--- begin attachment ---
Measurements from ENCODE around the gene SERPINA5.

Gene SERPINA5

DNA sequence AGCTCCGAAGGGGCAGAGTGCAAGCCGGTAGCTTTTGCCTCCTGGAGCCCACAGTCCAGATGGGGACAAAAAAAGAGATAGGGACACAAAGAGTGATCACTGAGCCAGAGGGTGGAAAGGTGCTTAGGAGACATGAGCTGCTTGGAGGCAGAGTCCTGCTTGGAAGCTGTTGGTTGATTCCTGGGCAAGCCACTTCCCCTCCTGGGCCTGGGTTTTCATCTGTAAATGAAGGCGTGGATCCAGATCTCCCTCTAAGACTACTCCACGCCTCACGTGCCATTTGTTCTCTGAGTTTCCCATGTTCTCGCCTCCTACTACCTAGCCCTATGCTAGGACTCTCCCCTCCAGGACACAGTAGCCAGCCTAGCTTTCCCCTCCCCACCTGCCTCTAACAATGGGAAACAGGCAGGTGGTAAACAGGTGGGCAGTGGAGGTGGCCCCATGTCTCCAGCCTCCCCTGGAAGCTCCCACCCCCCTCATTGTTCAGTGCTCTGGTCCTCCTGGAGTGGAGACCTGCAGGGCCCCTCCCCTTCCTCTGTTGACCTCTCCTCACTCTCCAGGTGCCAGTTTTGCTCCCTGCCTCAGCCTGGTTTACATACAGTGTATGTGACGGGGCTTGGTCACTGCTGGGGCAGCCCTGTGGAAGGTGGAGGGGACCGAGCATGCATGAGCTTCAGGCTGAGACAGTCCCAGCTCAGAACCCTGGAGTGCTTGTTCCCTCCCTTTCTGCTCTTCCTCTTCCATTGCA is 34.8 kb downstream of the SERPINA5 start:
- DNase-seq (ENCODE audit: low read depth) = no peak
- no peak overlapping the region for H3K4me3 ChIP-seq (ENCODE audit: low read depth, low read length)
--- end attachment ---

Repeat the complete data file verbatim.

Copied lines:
Measurements from ENCODE around the gene SERPINA5.

Gene SERPINA5

DNA sequence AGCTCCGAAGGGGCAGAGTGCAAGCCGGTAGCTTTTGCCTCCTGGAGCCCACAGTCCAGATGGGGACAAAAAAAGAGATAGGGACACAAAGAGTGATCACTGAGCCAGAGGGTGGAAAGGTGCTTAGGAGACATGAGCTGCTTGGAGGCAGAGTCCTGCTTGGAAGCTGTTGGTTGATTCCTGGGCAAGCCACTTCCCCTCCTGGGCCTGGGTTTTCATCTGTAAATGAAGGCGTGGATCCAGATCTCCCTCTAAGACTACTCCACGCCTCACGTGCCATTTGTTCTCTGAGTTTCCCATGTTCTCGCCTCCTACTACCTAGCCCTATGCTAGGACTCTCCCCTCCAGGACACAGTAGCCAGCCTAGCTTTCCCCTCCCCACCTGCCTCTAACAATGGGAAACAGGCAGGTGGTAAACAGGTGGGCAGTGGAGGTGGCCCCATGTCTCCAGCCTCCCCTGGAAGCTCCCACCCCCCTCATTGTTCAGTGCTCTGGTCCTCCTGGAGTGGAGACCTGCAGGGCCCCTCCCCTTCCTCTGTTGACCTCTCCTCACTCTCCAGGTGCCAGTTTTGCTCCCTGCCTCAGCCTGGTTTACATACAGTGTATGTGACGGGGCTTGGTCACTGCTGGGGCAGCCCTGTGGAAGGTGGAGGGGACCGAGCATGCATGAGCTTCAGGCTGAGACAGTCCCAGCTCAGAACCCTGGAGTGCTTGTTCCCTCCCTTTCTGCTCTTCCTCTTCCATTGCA is 34.8 kb downstream of the SERPINA5 start:
- DNase-seq (ENCODE audit: low read depth) = no peak
- no peak overlapping the region for H3K4me3 ChIP-seq (ENCODE audit: low read depth, low read length)